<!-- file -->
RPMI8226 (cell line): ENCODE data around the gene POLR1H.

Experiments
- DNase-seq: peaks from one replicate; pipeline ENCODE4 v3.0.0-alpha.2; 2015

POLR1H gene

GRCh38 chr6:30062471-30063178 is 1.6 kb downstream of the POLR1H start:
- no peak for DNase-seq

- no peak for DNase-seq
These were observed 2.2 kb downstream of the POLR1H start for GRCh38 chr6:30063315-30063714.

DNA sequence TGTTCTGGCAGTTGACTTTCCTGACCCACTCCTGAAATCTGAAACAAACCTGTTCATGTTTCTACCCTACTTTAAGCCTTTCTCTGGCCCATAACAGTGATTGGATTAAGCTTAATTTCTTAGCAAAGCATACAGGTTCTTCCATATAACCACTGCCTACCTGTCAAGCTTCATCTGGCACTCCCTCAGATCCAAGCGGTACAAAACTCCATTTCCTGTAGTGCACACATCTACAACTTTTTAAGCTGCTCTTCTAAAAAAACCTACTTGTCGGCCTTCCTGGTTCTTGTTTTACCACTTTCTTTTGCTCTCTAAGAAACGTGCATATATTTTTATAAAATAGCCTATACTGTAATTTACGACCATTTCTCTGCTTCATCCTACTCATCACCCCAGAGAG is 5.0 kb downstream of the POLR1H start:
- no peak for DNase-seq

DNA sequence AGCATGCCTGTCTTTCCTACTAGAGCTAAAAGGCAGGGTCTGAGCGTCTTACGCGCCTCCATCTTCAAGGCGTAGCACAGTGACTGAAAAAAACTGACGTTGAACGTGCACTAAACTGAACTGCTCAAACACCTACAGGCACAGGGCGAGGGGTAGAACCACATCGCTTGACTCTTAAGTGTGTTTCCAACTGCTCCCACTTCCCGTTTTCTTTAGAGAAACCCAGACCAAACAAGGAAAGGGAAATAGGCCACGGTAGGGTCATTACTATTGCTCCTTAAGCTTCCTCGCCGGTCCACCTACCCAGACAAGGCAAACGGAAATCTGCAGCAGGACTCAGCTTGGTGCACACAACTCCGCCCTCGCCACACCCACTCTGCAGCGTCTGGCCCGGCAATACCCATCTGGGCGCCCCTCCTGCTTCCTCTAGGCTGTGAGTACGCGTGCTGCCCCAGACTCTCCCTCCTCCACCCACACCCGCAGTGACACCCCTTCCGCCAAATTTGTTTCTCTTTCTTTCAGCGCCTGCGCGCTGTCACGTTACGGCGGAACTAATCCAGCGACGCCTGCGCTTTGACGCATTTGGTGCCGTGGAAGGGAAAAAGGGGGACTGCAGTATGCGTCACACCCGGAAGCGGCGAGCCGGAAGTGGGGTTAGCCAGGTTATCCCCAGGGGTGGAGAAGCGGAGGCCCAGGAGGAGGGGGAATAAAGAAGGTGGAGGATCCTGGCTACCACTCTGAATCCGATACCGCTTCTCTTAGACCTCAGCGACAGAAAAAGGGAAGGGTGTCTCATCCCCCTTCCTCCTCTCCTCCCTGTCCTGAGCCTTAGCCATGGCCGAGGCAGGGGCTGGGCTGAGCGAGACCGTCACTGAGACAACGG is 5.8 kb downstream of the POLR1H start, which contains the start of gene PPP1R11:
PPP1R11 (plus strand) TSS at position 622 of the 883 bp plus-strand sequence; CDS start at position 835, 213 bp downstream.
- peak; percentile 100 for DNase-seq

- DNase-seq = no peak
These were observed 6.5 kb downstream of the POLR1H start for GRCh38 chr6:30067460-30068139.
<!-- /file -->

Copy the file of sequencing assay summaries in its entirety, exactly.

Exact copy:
RPMI8226 (cell line): ENCODE data around the gene POLR1H.

Experiments
- DNase-seq: peaks from one replicate; pipeline ENCODE4 v3.0.0-alpha.2; 2015

POLR1H gene

GRCh38 chr6:30062471-30063178 is 1.6 kb downstream of the POLR1H start:
- no peak for DNase-seq

- no peak for DNase-seq
These were observed 2.2 kb downstream of the POLR1H start for GRCh38 chr6:30063315-30063714.

DNA sequence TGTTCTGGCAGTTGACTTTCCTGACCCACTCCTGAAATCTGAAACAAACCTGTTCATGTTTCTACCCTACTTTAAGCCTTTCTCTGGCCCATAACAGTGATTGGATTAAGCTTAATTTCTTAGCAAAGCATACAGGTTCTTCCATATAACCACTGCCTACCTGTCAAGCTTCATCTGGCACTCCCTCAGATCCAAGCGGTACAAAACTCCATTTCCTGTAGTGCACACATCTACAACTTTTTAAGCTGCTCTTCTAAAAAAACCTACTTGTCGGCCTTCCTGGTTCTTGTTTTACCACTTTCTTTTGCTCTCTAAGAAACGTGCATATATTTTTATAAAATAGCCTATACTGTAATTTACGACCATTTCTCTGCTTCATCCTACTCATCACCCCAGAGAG is 5.0 kb downstream of the POLR1H start:
- no peak for DNase-seq

DNA sequence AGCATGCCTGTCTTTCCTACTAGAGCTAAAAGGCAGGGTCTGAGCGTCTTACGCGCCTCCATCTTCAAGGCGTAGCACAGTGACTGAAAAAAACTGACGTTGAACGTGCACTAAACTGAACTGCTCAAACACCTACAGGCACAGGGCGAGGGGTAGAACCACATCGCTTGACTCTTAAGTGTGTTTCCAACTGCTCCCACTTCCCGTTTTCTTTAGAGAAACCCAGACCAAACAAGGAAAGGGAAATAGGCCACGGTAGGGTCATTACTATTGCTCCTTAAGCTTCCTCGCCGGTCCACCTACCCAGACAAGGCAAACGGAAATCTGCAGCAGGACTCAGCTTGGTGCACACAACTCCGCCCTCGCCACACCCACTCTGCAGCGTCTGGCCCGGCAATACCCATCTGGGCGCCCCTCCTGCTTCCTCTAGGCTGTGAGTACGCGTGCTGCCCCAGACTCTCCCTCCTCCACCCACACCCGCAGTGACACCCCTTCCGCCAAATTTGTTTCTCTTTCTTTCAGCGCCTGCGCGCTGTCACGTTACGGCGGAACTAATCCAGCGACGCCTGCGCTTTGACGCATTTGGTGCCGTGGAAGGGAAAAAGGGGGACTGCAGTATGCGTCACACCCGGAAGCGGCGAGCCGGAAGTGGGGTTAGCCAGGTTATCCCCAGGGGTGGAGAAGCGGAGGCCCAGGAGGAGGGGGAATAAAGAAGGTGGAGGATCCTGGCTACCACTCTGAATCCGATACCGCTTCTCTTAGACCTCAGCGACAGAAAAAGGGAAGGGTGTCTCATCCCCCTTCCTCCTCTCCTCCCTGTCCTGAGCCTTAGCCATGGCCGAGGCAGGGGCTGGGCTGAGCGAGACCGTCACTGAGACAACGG is 5.8 kb downstream of the POLR1H start, which contains the start of gene PPP1R11:
PPP1R11 (plus strand) TSS at position 622 of the 883 bp plus-strand sequence; CDS start at position 835, 213 bp downstream.
- peak; percentile 100 for DNase-seq

- DNase-seq = no peak
These were observed 6.5 kb downstream of the POLR1H start for GRCh38 chr6:30067460-30068139.